In Defence Of Letter Writing
When I was five years old I wrote my first letter; it was to myself and it played a part in the story I was creating. I was locked in a tower and yet every day I was sent a letter by an anonymous person (me) and that is what kept my character going until I escaped and jumped out of the sky, landing on an elephant which bore me away to freedom. Now the bit about the elephant isn’t particularly necessary, but the letter part is, because that is the perfect explanation for what I’m trying to say. A letter filled with words is what saved my character: something tangible to hold onto.
By the time I was nine I had a pen pal and we wrote to each other once a week: a childish game of poetry, passing letters like notes in a rowdy classroom. We spoke of nothing and yet it was everything, ‘Today I ate broccoli and pasta, it was nice but I wish I could have had pudding as well’ If you were to read that now it would tell you nothing and yet it brings me back to a simpler time when broccoli was my biggest enemy. The letters that were sent to me at that age - I still pick them up to read sometimes, and it’s like holding a version of my friend, someone who isn’t around anymore but that version of her is still as real to me now as the person she is today.
When I was twelve my best friend moved to Devon and I wrote her a letter everyday with trinkets that I had found at a local market, or a stone I had picked up on the beach. I have bundles of her letters tucked into my drawers and yet when she came back we stopped writing, and then stopped talking, and finally I realised that over the year that she was gone, those letters were the only thing holding us together.
I started a diary at fourteen but it didn’t write back, it just stayed exactly as it was when I put it down and frankly it’s just not the same. You don’t get that rush of happiness when you open the letter box and recognise your name and maybe someone’s handwriting. It’s a feeling like no other, to open up the envelope and pull out pages of writing and devour them, writing back immediately, asking questions, waiting for answers.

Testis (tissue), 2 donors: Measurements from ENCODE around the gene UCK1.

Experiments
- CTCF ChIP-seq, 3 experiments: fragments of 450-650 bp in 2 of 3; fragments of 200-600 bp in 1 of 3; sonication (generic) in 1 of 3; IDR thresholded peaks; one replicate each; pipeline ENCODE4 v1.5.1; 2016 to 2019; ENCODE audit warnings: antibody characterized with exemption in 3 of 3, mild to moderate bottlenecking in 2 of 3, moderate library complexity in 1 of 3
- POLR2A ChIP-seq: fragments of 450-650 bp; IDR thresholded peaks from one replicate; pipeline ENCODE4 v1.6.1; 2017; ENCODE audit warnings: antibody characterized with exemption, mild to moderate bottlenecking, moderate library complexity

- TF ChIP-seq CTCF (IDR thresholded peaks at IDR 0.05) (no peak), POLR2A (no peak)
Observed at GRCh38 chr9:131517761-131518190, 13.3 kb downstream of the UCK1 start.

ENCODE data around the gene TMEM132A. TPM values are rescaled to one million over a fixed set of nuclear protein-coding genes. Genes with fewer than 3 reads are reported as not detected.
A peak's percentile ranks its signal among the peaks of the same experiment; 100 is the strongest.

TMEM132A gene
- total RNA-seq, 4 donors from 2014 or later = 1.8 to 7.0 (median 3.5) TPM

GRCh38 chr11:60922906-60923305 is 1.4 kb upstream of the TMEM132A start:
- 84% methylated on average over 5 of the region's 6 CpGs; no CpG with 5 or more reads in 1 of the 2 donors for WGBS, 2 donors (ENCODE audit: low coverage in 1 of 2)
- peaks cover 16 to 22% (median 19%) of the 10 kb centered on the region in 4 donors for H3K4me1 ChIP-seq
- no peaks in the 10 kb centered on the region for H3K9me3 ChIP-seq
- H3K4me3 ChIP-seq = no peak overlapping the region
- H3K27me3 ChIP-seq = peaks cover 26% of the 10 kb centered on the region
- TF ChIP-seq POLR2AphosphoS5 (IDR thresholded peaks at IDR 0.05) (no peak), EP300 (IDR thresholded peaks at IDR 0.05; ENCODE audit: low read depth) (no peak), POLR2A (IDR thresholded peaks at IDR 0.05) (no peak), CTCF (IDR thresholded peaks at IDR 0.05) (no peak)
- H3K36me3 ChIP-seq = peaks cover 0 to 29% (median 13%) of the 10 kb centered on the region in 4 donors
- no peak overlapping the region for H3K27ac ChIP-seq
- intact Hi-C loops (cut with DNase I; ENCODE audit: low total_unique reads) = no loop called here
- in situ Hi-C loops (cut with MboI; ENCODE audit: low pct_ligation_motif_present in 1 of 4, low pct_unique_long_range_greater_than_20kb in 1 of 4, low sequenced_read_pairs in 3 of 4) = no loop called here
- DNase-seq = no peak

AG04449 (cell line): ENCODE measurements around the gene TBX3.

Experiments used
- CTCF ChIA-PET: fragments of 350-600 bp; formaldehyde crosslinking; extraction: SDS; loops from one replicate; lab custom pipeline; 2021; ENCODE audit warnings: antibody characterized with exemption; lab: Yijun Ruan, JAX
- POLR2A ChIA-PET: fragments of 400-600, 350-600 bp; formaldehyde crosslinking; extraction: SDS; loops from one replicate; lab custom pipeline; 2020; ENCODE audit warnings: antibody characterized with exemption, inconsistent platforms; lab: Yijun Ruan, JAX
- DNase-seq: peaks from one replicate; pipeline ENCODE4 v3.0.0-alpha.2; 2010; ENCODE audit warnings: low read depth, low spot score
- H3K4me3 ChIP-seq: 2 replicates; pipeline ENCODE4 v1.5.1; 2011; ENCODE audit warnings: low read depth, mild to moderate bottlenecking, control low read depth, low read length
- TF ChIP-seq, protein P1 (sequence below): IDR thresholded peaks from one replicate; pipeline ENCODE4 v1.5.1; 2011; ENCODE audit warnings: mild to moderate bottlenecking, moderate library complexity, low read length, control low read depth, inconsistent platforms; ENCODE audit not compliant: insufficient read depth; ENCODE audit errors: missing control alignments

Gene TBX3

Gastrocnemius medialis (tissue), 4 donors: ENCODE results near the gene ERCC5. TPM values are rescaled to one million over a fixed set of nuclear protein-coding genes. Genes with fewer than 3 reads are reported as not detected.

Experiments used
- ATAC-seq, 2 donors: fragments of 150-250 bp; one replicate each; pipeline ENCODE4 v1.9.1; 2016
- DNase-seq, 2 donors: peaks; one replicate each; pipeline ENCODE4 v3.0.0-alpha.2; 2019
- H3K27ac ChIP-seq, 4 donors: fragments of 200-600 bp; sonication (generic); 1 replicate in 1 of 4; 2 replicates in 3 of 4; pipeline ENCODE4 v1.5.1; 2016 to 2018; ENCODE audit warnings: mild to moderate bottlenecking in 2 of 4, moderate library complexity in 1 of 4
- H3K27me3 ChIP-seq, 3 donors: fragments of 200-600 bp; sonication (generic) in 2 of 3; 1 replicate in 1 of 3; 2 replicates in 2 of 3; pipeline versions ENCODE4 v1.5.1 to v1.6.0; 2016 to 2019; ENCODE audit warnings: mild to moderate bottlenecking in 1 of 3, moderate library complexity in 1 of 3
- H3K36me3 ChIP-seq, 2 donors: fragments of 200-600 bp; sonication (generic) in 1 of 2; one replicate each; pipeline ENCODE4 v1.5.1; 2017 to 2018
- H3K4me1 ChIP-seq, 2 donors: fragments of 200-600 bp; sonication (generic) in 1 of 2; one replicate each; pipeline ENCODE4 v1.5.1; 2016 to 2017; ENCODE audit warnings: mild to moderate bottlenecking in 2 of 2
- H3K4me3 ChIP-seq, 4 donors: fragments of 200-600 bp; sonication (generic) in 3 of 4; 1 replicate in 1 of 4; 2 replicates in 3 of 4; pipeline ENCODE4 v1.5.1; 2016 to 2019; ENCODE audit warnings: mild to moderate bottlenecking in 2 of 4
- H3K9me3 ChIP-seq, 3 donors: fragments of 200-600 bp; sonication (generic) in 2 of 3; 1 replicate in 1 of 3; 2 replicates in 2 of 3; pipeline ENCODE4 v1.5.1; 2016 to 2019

My mother throughout my life has always written me letters. Whenever something big happens, a couple of days later I receive a card with her unmistakable handwriting on it, detailing how proud or excited or sad she is for me. They are memories and lucky charms and a way of bringing me down to earth when I feel like stress or heartbreak is pulling me away.
One year ago I moved away from the people with whom I had spent the majority of my life, my best friend and girls I spent every day with. We text sometimes and that is nothing: all it takes is a couple of taps, everything is written in single sentences and there’s nothing exciting about the ping of your phone, especially when it turns out that it’s just O2 telling me I've run out of mobile data. The month after I had left, I wrote over twenty different letters and didn’t get a single reply, just a bunch of texts saying it was ‘really cute’ and that they would reply when they had time. There’s never enough time if you don’t want to do something.
I still write to people and I no longer feel crestfallen when I don’t get a reply; instead I imagine their faces lighting up when they get my carefully created letter. I write it out with a fountain pen or on a typewriter and then I put my words and questions into a coloured envelope. I light a candle and heat wax over the card, waiting for the drips to create a circle which I can then stamp my seal into. I still have letters that were sent by strangers years ago, and yet when I read them they stop being strangers and become friends, siblings, lovers.
I believe that we should keep sending letters, because they convey emotions more than an electronic device can, they are beautiful and exciting and full of possibilities and passion. Whether you are writing to the love of your life or simply writing to yourself, keep doing it because you can become immortalised within paper and you may be someone’s light in the dark. I will write to anyone who wants to reply, or who needs someone to listen, or just something to hold onto in the depths of sleep when everything seems to be drowning you. In a sense I think that no one can write for someone else: you have to write for yourself, for yourself alone, and that is what matters.